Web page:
Creating a delicious product is no easy feat, but more often than not, the process is infused with creativity, excitement, and of course, lots of tasting. Determining the serving size of a food product, on the other hand, is a lot less fun (and certainly less satiating) for food manufacturers. The measuring, the math, and the many FDA guidelines with respect to serving size can all be a little overwhelming.
By definition, serving size is the quantity of a particular product that is meant to be consumed in one sitting based on an average 2,000 calorie per day diet. This quantity helps consumers visualize or measure the amount they should eat at once. On nutrition facts panels, the serving size also gives context to the nutritional profile of the food product, as the calories, macronutrients, vitamins, and minerals displayed represent those present in a single serving.
The FDA sets general guidelines for serving size in the form of Reference Amounts Customarily Consumed (RACCs) for persons four and older. These guidelines inform food manufacturers about healthy portion sizes so they can provide clear, accurate information to consumers about how much to eat and the different nutrient values in that amount.
The tricky part is when you actually have to determine the serving size for your product. To make this task less daunting, let’s walk through the process in three simple steps so you can create your nutrition facts panel and get your product on store shelves.
Determining Your Serving Size in Three Steps
Depending on your particular food product, finding the serving size can be super simple or a little more complex. In the directions below, I’ve given examples and resources to clarify any gray areas when it comes to finding your serving size. As you make your way through each step, remember not to overthink it too much! The process isn’t difficult to figure out once you understand what the FDA requires for your particular product.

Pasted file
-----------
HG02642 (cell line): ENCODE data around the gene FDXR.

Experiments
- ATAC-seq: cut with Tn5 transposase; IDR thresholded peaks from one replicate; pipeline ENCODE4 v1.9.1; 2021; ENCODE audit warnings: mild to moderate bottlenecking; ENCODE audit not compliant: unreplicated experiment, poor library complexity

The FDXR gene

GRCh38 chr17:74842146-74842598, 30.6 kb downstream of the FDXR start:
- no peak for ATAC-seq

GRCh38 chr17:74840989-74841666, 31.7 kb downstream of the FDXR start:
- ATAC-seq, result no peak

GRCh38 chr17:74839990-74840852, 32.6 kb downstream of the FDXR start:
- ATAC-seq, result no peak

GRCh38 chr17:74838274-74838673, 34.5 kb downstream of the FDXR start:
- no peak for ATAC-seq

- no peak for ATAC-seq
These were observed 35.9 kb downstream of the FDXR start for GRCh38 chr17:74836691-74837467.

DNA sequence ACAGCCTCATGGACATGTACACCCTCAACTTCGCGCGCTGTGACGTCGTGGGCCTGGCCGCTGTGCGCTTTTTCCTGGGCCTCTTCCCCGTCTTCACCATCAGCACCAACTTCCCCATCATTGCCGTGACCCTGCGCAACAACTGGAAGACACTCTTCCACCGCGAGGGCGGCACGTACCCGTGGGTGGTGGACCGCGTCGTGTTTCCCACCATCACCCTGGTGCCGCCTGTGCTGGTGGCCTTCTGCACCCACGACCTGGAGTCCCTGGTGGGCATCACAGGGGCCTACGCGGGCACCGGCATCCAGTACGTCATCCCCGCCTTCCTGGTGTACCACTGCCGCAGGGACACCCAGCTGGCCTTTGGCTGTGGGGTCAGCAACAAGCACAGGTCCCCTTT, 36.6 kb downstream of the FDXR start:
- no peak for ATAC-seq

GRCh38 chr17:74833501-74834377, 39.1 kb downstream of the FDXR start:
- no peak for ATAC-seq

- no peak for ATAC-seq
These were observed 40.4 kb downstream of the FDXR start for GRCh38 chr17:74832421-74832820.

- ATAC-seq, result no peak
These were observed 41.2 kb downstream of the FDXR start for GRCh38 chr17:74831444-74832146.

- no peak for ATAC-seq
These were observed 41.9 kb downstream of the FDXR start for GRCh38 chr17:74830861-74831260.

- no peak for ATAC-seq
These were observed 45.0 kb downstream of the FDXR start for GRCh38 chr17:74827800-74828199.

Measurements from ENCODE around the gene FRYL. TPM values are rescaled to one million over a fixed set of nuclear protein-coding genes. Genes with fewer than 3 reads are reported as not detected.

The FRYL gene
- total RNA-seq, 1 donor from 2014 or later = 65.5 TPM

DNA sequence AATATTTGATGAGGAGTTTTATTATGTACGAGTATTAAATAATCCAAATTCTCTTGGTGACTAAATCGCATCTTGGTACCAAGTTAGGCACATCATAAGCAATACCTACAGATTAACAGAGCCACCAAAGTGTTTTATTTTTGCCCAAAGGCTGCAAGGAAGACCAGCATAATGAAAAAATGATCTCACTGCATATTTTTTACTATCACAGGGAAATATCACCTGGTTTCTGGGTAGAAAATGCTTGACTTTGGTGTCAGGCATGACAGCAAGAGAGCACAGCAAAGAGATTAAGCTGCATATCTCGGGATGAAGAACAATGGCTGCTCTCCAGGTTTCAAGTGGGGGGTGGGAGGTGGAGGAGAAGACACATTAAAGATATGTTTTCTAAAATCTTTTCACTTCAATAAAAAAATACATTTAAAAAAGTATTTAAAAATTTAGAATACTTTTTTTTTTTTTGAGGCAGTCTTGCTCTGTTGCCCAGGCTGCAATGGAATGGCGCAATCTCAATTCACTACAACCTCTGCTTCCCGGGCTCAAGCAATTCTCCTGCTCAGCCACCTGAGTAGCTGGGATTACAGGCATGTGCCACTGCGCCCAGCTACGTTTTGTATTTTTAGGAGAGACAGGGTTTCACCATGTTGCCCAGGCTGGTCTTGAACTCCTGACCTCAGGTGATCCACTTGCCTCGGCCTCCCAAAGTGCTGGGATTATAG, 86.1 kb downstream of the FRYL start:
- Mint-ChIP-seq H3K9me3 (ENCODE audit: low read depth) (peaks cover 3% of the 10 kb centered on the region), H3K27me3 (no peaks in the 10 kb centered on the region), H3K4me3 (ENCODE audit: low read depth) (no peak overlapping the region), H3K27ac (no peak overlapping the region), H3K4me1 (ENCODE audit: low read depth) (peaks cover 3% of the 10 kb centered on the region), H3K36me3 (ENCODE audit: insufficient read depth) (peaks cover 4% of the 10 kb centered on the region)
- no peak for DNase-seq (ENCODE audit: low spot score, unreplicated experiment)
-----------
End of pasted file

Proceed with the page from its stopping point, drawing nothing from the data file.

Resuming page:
1. Determine the Recommended Amount Customarily Consumed (RACC) for your particular food product: If your food product is in ready to eat form, you can find FDA guidance for RACCs in this table document. Simply locate your type of food item and use what the FDA recommends as an RACC (these units will be in grams). For example, a search for cereal on this table shows that the RACC is 115 grams.
If your food product requires further preparation (i.e. a powdered pudding product), is aerated (i.e. ice cream), contains two or more products meant to be consumed together (i.e. a cheese and deli meat snack), or is an imitation product (i.e. imitation crab), you must come up with your own reasonable RACC using the notes in the General Provisions of Food Labeling document. Another option would be to use the serving size of a similar product already on the market to help determine yours.
2. Use your RACC to determine serving size: Portion out your product according to the RACC (i.e. weigh out 115 grams of your cereal). Then, measure it in cups, pieces, or as a fraction of the package in order to find the serving size in familiar units.
- Cups: Take the 115 grams of cereal and measure it in a measuring cup. This value will appear on your package next to the amount in grams.